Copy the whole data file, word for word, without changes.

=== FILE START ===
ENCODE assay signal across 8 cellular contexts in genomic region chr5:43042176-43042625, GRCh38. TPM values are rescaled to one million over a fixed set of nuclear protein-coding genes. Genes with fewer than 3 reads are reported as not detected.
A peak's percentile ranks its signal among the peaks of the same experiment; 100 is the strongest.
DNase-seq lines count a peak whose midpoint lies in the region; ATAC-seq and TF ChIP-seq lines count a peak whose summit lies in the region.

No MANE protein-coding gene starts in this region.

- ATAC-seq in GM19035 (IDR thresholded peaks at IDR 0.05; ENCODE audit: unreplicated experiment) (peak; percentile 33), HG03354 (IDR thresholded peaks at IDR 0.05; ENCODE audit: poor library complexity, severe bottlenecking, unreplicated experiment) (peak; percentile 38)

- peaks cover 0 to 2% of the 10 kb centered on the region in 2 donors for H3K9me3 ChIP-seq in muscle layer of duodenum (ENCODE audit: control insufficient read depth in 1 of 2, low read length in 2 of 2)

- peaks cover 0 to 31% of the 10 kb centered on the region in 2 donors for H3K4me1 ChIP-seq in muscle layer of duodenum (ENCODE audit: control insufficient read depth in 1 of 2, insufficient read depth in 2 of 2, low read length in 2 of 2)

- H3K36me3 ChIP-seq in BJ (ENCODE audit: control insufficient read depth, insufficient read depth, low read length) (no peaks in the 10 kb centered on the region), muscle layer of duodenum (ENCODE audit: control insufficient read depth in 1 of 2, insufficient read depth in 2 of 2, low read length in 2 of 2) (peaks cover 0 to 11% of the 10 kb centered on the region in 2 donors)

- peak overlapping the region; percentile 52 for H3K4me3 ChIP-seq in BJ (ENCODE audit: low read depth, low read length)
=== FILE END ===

ENCODE assay signal across 8 cellular contexts in genomic region chr5:43042176-43042625, GRCh38. TPM values are rescaled to one million over a fixed set of nuclear protein-coding genes. Genes with fewer than 3 reads are reported as not detected.
A peak's percentile ranks its signal among the peaks of the same experiment; 100 is the strongest.
DNase-seq lines count a peak whose midpoint lies in the region; ATAC-seq and TF ChIP-seq lines count a peak whose summit lies in the region.

No MANE protein-coding gene starts in this region.

- ATAC-seq in GM19035 (IDR thresholded peaks at IDR 0.05; ENCODE audit: unreplicated experiment) (peak; percentile 33), HG03354 (IDR thresholded peaks at IDR 0.05; ENCODE audit: poor library complexity, severe bottlenecking, unreplicated experiment) (peak; percentile 38)

- peaks cover 0 to 2% of the 10 kb centered on the region in 2 donors for H3K9me3 ChIP-seq in muscle layer of duodenum (ENCODE audit: control insufficient read depth in 1 of 2, low read length in 2 of 2)

- peaks cover 0 to 31% of the 10 kb centered on the region in 2 donors for H3K4me1 ChIP-seq in muscle layer of duodenum (ENCODE audit: control insufficient read depth in 1 of 2, insufficient read depth in 2 of 2, low read length in 2 of 2)

- H3K36me3 ChIP-seq in BJ (ENCODE audit: control insufficient read depth, insufficient read depth, low read length) (no peaks in the 10 kb centered on the region), muscle layer of duodenum (ENCODE audit: control insufficient read depth in 1 of 2, insufficient read depth in 2 of 2, low read length in 2 of 2) (peaks cover 0 to 11% of the 10 kb centered on the region in 2 donors)

- peak overlapping the region; percentile 52 for H3K4me3 ChIP-seq in BJ (ENCODE audit: low read depth, low read length)